Sorry Yoshiko, I don't understand moving forward with something that may or may not be the right thing to do. The only reason you think mankind is a problem is because you have been told to think that. Mankind is not a problem, more often than not we are the solution.... think forest fires.

Posted by: Brian S | May 17, 2010 2:56 PM

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I think it is nothing to do with the power of guilt. Also, we need to control ourselves as one of the living creatures in this precious earth. it seems obvious that we, as human-beings, are the ones created the problems. I believe we need to move forward for the "green business" approach even though there may or might have been some questions, doubts or failures.


Posted by: Yoshiko B | May 17, 2010 2:21 PM

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Also David, if Green Energy had that kind of potential... and maybe it will someday... don't you think we would see it in the marketplace? Green cars don't sell very well, we want our SUV's - green light bulbs suck, I want the light to come on when I flick the switch, I don't want to wait - green toilet paper is rough - green coffee cups leak - green plastic bottles break if you drop them.... What I'm saying is, green, as a general rule, is substandard and until it's not, it won't create the revolution you are hoping for. Good luck David and I hope you can get past your partisan political agenda long enough to enjoy the rest of your day. :-)

Posted by: Brian S | May 17, 2010 10:13 AM

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David, you should perhaps look into taking a class in basic economics. People need to WANT to invest, they can't be forced into it. That may work for a while, but eventually they are going to want something back out of it. If "going green" doesn't produce larger profits it is going to stop happening. China is a country filled with people enslaved to the government... I don't want to model ourselves after them. I also don't want to be more like Germany. Think about what you are saying.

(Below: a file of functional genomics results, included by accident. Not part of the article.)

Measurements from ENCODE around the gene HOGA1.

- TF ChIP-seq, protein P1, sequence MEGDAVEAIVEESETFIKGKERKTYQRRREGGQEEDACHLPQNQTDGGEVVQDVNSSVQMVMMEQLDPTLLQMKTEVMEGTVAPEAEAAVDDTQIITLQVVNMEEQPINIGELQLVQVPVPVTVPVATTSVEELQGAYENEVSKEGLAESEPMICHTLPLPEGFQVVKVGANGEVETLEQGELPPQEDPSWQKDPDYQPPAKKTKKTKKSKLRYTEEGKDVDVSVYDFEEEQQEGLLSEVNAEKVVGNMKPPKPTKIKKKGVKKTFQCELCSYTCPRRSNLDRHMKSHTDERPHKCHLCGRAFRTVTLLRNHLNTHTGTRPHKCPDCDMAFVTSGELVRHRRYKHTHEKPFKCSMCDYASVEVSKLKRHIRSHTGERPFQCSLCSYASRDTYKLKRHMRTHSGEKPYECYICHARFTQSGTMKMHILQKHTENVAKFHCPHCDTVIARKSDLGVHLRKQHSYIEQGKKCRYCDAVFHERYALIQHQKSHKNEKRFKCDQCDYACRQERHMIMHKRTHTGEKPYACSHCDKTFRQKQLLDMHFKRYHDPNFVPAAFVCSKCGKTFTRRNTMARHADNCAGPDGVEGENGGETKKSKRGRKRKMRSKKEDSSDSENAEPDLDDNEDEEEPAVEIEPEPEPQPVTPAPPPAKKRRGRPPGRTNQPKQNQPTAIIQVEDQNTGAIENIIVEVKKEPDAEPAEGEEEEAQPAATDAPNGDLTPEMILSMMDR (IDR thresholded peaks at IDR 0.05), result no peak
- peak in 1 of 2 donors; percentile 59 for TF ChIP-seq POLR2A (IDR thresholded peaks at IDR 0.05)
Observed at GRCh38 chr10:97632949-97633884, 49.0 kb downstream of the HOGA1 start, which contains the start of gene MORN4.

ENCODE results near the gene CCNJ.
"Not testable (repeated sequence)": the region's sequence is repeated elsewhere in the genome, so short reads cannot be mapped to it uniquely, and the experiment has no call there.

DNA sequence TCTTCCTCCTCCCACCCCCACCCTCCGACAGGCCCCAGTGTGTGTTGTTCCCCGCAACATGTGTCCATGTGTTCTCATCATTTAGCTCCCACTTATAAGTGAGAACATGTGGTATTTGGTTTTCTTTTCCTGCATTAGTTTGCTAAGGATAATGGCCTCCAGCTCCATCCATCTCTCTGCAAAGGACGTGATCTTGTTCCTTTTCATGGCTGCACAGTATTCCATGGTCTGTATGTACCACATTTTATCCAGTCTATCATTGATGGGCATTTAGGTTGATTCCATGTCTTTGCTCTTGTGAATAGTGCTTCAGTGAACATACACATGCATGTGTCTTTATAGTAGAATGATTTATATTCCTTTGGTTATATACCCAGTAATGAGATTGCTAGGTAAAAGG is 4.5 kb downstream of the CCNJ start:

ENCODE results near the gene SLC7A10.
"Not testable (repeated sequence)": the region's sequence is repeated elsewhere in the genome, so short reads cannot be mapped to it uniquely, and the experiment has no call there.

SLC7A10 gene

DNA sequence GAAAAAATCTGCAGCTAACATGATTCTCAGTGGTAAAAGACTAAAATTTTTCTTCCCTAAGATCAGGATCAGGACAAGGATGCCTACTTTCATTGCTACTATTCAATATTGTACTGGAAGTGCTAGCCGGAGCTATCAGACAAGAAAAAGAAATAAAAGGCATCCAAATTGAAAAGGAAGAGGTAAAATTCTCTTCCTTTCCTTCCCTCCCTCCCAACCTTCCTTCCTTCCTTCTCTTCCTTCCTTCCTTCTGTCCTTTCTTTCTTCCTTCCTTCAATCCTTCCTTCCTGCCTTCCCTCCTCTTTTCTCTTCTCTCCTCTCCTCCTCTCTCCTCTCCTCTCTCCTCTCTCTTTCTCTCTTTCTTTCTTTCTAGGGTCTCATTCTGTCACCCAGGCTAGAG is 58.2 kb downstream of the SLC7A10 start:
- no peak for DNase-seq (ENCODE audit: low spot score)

Also, what are you so angry about? Relax... enjoy your life.

Posted by: Brian S | May 17, 2010 9:36 AM

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It's exactly this sort of tripe that helps explain why the U.S. is in danger of falling behind in the 21st century.
China isn't investing billions upon billions in clean-energy technology to be politically correct. Neither is Germany. It's about economic development. In terms of wealth creation, green-energy technology has the potential to make the IT revolution look like a warmup.
Try setting aside your partisan political agenda for five minutes and look beyond U.S. shores. If this country is going to remain an economic superpower, it will need to compete green energy development.

Posted by: David H | May 17, 2010 9:29 AM

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The green movement wouldn't be bad if the focus were actually on creating a cleaner environment. The problem is that it's not. The focus is on controlling people through the power of guilt.

Posted by: Brian S | May 17, 2010 8:44 AM